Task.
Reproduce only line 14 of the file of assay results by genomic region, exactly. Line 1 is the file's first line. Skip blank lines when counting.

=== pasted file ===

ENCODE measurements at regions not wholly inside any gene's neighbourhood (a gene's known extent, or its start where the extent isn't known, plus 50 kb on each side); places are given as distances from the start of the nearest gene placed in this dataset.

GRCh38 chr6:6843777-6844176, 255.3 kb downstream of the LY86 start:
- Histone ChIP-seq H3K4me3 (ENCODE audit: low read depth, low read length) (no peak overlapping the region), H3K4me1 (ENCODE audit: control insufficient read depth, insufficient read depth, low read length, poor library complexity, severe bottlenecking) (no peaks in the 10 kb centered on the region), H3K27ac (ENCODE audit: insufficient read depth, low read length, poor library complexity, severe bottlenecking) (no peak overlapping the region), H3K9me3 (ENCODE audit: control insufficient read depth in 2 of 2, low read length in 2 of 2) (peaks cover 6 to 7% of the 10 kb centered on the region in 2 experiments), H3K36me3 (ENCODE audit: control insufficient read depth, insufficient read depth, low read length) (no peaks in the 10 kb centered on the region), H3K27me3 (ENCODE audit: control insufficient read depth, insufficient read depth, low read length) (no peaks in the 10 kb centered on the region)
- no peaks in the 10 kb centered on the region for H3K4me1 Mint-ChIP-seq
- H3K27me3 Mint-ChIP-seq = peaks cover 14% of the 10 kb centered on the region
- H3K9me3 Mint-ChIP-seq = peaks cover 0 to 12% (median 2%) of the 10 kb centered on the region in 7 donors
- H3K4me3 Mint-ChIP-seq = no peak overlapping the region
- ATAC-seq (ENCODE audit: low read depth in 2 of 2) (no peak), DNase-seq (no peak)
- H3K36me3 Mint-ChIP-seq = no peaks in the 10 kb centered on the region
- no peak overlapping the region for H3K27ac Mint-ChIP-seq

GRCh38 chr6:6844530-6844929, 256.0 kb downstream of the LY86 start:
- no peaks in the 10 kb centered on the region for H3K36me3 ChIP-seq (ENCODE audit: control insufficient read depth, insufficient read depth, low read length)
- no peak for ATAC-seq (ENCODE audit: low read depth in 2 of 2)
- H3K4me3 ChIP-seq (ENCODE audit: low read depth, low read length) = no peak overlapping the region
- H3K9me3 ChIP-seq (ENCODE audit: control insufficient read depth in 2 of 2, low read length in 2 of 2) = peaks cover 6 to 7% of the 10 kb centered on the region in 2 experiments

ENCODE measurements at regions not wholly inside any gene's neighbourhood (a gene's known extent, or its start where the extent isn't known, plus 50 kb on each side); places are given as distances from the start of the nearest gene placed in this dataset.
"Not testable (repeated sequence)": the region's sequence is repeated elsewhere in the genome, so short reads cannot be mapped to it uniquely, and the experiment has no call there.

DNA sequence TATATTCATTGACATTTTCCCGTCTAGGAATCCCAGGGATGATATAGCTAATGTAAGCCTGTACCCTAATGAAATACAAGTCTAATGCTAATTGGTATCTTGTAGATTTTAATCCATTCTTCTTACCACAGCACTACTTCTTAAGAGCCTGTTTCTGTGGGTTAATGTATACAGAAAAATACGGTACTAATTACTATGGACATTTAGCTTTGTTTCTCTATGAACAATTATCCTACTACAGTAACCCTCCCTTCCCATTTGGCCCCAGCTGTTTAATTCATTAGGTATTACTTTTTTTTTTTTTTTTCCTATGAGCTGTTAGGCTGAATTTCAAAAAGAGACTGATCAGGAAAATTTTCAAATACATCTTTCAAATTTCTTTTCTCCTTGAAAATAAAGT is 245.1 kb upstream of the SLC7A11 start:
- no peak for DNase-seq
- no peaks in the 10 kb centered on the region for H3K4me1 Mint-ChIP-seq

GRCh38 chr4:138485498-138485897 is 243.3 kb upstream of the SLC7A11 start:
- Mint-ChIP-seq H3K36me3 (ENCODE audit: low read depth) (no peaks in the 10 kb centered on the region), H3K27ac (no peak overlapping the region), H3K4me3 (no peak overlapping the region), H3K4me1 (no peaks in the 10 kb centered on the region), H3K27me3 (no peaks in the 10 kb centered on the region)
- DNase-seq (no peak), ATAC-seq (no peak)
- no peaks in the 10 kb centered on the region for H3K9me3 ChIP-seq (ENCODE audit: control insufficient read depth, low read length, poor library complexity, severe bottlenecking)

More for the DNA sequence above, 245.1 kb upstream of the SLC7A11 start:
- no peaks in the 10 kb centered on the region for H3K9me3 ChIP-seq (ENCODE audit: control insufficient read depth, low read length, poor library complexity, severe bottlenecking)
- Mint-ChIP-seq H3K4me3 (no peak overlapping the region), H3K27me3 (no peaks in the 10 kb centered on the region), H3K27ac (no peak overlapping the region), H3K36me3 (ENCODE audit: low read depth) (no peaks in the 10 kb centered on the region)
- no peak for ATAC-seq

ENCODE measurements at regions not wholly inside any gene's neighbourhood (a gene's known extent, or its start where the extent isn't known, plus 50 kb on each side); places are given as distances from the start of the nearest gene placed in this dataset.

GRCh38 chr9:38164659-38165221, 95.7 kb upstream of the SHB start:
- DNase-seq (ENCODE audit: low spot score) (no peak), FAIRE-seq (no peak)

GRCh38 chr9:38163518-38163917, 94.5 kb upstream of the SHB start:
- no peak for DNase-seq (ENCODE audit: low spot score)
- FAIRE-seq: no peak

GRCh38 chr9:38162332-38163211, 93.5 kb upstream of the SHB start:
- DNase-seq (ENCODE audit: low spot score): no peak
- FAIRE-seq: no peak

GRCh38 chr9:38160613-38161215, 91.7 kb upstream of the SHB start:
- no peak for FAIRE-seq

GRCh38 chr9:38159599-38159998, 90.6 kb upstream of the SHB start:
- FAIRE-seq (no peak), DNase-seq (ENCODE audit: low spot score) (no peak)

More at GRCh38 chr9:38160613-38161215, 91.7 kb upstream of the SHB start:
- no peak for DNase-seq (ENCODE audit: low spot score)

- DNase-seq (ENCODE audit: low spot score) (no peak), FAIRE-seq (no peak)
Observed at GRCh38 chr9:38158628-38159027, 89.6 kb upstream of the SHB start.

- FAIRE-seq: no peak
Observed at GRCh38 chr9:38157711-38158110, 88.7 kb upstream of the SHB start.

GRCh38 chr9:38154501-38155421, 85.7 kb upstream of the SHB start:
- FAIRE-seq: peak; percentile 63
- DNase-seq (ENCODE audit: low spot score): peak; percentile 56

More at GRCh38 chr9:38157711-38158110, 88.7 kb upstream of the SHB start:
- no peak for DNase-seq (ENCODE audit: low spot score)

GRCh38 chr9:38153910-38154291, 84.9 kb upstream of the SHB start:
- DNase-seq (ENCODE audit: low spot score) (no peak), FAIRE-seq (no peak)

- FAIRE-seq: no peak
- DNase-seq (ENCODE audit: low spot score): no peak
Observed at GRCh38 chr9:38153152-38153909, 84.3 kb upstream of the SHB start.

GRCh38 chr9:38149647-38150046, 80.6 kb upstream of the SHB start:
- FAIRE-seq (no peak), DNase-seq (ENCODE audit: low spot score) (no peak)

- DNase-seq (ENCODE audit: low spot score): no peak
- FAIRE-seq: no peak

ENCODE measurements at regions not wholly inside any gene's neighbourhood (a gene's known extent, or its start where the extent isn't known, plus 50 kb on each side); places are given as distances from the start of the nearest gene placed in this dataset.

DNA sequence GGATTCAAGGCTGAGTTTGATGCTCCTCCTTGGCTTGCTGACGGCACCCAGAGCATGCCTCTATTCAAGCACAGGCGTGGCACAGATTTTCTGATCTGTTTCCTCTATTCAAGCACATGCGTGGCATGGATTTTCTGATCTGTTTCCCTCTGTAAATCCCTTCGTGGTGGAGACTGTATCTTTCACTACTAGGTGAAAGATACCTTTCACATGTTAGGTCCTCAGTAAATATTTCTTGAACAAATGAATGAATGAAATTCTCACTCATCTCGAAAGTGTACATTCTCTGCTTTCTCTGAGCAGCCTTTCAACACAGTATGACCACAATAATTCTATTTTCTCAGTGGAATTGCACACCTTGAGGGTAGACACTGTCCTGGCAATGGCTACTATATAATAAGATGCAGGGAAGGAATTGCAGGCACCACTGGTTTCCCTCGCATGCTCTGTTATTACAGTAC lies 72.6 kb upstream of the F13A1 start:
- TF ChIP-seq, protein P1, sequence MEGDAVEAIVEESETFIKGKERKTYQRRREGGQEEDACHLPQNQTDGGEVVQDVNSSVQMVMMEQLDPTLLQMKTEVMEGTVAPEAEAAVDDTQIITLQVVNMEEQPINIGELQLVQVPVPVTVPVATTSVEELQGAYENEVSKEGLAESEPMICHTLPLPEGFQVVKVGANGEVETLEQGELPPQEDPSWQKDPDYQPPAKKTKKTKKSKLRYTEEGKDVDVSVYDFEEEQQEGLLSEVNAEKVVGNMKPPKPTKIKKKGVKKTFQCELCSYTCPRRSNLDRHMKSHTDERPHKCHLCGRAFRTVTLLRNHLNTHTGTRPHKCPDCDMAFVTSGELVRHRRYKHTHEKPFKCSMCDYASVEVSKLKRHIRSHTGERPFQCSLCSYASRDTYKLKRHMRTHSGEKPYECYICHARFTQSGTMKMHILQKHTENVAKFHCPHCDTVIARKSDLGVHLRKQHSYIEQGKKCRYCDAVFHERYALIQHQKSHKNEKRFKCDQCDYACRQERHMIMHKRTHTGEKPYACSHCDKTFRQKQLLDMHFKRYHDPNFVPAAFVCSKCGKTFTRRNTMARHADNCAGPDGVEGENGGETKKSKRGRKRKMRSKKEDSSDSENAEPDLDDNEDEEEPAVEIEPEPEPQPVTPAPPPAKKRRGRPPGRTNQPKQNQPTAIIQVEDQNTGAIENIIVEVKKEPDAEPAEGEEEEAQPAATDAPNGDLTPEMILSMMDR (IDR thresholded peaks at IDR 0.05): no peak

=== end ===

- H3K4me3 ChIP-seq (ENCODE audit: low read depth, low read length) = no peak overlapping the region